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Concentrated Burdens: How Self-Interest and Partisanship Shape Opinion on Opioid Treatment Policy

  • JUSTIN DE BENEDICTIS-KESSNER (a1) and MICHAEL HANKINSON (a2)

Abstract

When does self-interest influence public opinion on contentious public policies? The bulk of theory in political science suggests that self-interest is only a minor force in public opinion. Using nationally representative survey data, we show how financial and spatial self-interest and partisanship all shape public opinion on opioid treatment policy. We find that a majority of respondents support a redistributive funding model for treatment programs, while treatment funded by taxation based on a community’s overdose rate is less popular. Moreover, financial self-interest cross-pressures lower-income Republicans, closing the partisan gap in support by more than half. We also experimentally test how the spatial burden of siting treatment clinics alters policy preferences. People across the political spectrum are less supportive when construction of a clinic is proposed closer to their home. These results highlight how partisanship and self-interest interact in shaping preferences on public policy with concentrated burdens.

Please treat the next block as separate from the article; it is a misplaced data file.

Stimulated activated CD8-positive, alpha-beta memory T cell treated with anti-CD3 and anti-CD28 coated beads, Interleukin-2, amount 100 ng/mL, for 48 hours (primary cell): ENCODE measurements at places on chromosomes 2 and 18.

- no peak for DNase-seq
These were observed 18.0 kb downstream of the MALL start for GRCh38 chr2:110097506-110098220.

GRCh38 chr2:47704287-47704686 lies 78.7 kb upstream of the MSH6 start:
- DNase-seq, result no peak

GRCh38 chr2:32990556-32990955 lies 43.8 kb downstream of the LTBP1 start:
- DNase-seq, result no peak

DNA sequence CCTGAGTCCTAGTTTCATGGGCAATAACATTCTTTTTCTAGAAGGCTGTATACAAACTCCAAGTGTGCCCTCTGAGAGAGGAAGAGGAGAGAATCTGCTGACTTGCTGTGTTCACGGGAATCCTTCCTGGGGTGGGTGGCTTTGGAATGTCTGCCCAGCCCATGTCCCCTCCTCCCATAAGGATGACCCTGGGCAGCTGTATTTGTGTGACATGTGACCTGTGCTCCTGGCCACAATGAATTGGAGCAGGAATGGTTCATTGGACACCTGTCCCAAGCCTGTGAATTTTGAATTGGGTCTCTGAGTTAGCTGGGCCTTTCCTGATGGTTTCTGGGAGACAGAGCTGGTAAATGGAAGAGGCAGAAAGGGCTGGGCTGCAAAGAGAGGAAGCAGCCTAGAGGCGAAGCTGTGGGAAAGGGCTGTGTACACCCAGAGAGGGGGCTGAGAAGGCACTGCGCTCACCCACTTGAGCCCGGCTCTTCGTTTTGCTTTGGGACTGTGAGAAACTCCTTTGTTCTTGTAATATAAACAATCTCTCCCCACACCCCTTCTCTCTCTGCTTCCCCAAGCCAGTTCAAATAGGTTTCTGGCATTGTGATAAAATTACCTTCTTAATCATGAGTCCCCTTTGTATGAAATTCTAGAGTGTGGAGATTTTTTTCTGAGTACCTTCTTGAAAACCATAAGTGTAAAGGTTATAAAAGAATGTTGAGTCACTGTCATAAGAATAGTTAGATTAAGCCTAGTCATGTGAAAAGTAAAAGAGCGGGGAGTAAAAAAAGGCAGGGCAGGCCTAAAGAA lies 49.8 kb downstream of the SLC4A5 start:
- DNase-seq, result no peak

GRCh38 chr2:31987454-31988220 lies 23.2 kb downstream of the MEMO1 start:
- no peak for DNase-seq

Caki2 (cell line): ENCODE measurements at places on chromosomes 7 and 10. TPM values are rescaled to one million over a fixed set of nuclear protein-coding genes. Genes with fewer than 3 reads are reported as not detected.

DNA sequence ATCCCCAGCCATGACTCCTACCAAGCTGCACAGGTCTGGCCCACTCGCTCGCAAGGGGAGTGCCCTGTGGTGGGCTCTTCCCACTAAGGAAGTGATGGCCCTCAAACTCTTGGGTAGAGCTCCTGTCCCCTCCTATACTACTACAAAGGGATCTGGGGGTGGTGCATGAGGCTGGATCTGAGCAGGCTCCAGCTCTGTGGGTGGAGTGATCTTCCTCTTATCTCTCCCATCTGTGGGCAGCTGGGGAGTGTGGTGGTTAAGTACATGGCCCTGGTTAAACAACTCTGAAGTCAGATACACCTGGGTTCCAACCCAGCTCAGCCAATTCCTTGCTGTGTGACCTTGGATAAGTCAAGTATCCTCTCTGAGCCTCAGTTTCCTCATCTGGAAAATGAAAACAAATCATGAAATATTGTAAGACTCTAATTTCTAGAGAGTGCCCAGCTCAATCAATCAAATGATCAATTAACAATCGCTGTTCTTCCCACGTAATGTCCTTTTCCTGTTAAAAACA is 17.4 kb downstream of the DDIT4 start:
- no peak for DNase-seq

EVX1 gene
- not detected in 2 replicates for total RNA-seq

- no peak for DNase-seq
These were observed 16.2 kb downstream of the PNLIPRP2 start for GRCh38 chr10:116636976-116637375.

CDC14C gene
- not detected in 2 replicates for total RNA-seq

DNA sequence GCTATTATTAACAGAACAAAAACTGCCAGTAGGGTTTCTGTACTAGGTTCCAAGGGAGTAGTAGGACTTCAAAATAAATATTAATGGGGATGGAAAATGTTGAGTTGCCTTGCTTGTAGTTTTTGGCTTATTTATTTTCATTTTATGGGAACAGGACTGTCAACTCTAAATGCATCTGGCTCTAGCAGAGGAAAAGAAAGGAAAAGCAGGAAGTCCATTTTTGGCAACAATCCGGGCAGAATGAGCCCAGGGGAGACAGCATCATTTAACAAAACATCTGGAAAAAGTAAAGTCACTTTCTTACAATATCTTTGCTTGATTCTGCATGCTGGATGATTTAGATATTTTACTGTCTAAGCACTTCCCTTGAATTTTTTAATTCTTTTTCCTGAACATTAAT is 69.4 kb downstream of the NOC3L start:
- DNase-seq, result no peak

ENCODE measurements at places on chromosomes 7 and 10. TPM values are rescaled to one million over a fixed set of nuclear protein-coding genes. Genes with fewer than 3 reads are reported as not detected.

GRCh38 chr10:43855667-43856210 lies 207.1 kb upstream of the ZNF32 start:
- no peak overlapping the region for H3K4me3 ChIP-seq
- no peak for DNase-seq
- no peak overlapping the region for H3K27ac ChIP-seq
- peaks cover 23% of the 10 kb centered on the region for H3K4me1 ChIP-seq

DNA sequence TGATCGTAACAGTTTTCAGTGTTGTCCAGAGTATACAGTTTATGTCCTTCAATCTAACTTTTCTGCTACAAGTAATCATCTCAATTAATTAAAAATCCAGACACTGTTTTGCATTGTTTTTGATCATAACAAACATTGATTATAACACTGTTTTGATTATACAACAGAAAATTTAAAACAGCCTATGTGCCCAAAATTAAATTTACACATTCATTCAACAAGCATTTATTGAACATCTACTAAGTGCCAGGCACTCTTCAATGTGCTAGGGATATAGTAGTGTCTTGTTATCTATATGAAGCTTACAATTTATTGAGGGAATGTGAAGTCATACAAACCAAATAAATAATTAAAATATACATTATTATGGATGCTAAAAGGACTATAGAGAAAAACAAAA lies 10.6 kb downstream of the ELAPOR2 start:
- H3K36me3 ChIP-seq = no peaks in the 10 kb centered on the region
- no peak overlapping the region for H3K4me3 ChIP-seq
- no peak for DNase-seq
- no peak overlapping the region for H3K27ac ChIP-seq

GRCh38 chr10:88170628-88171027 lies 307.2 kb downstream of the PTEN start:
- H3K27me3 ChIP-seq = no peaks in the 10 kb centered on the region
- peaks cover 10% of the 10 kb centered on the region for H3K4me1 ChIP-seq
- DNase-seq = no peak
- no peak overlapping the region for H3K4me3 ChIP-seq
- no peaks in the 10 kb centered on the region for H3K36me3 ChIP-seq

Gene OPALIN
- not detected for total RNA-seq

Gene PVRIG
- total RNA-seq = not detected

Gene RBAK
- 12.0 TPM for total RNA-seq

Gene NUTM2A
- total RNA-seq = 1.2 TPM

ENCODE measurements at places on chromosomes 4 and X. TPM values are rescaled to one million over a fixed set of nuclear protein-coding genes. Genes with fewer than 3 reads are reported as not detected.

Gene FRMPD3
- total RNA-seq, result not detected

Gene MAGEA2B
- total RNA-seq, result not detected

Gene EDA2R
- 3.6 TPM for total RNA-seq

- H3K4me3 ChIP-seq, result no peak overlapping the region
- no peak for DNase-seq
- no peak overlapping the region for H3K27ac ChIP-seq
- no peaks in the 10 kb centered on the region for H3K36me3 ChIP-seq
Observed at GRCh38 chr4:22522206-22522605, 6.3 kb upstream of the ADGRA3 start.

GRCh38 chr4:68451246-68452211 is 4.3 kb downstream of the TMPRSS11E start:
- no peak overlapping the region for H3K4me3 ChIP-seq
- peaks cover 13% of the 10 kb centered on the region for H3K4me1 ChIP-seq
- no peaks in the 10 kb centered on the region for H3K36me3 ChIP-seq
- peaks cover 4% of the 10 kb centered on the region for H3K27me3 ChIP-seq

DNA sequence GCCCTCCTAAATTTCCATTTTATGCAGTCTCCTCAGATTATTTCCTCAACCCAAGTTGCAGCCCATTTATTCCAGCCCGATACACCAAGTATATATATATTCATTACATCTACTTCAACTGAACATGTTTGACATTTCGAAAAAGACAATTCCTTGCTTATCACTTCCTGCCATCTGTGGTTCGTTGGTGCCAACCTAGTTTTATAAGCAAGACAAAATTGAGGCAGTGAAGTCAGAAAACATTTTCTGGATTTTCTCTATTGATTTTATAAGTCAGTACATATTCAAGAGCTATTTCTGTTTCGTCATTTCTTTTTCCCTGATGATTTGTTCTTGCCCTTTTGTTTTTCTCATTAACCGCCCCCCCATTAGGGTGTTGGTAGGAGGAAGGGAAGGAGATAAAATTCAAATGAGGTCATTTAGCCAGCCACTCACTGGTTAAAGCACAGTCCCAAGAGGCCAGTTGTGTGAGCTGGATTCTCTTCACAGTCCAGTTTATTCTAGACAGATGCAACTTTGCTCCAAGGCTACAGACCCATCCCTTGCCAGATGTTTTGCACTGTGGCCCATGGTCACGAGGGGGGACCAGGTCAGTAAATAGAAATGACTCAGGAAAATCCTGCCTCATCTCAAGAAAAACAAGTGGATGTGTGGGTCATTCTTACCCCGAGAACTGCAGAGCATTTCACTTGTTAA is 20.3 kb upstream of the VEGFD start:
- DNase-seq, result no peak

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Corresponding author

*Justin de Benedictis-Kessner, Assistant Professor, Department of Political Science, Boston University, jdbk@bu.edu.
Michael Hankinson, Assistant Professor, Department of Political Science, Baruch College, CUNY, michael.hankinson@baruch.cuny.edu.

Footnotes

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Both authors contributed equally. For comments, suggestions, and advice, we thank Karl Kronebusch, Stéphane Lavertu, Brendan Nyhan, Justin Phillips, Melissa Sands, and participants at the 2018 Local Political Economy APSA pre-conference, the 2018 APSA Annual Meeting, the 2018 APPAM Fall Research Conference, and seminars at the Marxe School of Public & International Affairs, Baruch College, and the Northeastern University School of Public Policy and Urban Affairs. We appreciate the research assistance of Cody Edgerly, Aaron Henry, and Claudia Scott, and funding from Time-sharing Experiments for the Social Sciences (TESS). Replication files are available at the American Political Science Review Dataverse: https://doi.org/10.7910/DVN/OLTXFC.

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